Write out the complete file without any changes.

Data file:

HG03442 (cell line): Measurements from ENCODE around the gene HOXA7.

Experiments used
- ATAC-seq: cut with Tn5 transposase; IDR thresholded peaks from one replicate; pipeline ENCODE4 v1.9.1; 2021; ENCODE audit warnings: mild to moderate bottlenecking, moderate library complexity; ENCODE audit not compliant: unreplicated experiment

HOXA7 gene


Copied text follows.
HG03442 (cell line): Measurements from ENCODE around the gene HOXA7.

Experiments used
- ATAC-seq: cut with Tn5 transposase; IDR thresholded peaks from one replicate; pipeline ENCODE4 v1.9.1; 2021; ENCODE audit warnings: mild to moderate bottlenecking, moderate library complexity; ENCODE audit not compliant: unreplicated experiment

HOXA7 gene